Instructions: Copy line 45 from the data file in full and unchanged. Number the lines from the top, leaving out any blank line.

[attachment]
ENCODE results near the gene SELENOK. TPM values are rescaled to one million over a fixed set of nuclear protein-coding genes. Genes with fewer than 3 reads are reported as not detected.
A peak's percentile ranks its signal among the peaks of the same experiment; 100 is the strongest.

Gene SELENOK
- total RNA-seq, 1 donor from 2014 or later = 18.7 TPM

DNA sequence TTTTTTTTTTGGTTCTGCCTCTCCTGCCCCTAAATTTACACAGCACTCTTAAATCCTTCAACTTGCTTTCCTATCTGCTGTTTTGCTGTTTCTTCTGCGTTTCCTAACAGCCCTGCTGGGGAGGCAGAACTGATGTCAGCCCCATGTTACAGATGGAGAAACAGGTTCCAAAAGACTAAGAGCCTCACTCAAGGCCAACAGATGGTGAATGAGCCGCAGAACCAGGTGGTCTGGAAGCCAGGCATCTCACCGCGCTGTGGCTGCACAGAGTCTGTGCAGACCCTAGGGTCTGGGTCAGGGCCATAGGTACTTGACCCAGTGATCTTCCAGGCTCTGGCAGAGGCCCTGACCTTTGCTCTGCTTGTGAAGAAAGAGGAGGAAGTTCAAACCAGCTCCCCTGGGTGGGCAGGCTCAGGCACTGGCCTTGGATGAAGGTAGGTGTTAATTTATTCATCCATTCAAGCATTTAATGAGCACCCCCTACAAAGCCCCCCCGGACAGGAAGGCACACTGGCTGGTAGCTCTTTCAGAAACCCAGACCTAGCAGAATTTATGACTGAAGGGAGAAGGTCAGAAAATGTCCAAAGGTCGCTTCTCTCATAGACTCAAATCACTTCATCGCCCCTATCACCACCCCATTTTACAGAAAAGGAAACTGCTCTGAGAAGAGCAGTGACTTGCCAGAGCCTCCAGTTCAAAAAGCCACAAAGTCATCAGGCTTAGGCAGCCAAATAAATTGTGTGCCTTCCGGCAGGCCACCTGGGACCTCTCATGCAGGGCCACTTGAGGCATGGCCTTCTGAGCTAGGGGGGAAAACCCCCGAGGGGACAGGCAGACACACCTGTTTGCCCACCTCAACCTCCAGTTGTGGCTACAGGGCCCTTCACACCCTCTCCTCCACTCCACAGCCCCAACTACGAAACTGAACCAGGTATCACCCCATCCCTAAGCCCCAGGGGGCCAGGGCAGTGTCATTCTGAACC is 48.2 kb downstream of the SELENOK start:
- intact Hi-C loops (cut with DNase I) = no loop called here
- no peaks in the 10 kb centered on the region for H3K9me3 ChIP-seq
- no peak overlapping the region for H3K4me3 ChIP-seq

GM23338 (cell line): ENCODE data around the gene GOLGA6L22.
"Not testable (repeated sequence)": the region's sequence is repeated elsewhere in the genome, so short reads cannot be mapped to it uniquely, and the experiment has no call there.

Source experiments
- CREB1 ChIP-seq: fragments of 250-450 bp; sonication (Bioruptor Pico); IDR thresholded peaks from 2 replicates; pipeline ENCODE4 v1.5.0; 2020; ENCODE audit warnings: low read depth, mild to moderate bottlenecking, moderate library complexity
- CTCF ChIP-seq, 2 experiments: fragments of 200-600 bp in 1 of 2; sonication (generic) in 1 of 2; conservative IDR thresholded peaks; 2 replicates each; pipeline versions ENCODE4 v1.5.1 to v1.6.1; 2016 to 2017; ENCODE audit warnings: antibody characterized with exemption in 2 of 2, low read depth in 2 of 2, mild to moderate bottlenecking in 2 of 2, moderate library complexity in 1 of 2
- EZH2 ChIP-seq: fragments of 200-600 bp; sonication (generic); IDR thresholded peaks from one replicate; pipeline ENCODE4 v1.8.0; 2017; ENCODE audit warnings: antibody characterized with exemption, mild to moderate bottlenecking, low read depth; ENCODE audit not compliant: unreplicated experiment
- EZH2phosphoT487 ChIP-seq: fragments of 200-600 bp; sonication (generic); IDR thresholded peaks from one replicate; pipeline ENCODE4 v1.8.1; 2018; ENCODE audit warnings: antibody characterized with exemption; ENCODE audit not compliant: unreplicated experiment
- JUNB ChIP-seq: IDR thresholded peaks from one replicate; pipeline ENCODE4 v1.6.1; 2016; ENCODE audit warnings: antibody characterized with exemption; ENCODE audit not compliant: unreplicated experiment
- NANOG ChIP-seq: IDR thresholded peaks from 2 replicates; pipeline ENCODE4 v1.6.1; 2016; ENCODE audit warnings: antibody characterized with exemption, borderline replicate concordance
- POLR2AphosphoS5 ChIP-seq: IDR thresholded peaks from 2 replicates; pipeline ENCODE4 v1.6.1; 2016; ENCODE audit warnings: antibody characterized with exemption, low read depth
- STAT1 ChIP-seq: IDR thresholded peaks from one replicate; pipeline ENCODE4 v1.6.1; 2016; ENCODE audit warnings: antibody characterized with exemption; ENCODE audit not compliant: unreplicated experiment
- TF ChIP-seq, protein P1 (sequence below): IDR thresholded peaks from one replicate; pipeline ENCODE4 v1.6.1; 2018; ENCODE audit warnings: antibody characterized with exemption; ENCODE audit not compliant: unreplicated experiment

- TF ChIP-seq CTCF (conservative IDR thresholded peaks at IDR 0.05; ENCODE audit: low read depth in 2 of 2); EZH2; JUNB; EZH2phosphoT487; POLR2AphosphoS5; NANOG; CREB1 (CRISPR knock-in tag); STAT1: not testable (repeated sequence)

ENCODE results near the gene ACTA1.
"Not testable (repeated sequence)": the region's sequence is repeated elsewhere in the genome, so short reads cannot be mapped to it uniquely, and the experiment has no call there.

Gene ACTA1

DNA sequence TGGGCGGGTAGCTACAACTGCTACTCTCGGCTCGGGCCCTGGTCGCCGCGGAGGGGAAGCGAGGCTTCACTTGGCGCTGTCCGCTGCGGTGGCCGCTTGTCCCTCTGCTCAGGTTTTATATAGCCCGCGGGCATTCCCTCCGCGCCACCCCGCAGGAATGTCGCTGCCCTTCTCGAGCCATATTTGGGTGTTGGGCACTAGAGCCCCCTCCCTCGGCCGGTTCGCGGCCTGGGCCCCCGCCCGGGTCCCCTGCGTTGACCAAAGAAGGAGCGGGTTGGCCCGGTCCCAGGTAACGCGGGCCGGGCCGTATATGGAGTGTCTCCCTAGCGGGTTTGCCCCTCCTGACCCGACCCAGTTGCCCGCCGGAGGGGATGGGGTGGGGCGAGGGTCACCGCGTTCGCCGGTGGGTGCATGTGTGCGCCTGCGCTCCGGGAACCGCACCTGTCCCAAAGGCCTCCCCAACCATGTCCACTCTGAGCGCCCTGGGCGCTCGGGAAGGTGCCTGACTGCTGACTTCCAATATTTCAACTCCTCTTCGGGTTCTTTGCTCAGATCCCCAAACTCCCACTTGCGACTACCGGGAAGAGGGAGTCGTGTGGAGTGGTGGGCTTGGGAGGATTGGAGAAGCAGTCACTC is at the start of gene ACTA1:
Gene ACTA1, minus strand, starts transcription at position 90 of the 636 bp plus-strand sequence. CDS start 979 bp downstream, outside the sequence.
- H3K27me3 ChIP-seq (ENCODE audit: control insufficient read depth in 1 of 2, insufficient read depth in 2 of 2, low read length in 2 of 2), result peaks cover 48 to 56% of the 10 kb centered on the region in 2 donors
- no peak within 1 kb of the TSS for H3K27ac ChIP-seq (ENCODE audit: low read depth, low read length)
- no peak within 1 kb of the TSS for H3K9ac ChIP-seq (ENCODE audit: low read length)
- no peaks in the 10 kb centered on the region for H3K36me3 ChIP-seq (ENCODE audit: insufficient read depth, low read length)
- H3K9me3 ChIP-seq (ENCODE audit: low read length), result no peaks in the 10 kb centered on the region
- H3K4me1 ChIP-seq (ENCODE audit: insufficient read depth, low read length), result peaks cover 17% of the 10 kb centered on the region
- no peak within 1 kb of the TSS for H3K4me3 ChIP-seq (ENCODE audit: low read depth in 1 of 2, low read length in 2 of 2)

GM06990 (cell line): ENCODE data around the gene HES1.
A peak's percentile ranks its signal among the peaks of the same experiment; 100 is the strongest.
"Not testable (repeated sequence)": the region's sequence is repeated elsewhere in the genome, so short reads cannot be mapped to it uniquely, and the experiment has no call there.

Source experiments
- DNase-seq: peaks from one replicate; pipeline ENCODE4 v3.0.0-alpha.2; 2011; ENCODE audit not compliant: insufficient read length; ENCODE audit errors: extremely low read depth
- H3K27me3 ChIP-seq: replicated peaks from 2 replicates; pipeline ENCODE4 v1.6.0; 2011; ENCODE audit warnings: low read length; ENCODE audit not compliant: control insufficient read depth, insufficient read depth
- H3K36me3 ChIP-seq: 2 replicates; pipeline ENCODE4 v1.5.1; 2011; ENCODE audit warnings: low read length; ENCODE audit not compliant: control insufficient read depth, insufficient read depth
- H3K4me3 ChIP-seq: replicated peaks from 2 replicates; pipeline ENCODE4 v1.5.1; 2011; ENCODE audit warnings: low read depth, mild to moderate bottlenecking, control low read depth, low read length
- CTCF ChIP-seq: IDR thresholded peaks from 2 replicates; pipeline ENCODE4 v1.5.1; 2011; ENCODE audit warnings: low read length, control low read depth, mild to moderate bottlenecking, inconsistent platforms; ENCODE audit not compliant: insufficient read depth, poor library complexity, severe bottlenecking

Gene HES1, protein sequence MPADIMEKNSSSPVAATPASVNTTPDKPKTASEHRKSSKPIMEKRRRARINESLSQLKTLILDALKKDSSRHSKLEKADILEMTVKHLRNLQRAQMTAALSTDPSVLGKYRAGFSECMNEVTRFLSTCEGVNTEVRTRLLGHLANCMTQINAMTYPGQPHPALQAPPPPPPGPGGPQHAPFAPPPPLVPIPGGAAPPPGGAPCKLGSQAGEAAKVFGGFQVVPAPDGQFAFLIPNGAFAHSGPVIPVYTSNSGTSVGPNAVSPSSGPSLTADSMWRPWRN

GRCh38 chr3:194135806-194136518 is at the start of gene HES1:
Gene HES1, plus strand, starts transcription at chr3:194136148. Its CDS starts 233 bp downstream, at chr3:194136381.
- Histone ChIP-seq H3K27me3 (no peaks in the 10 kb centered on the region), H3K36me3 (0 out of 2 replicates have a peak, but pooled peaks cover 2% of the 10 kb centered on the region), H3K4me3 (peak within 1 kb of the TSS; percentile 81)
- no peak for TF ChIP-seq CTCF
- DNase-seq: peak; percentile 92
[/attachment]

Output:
Gene HES1, plus strand, starts transcription at chr3:194136148. Its CDS starts 233 bp downstream, at chr3:194136381.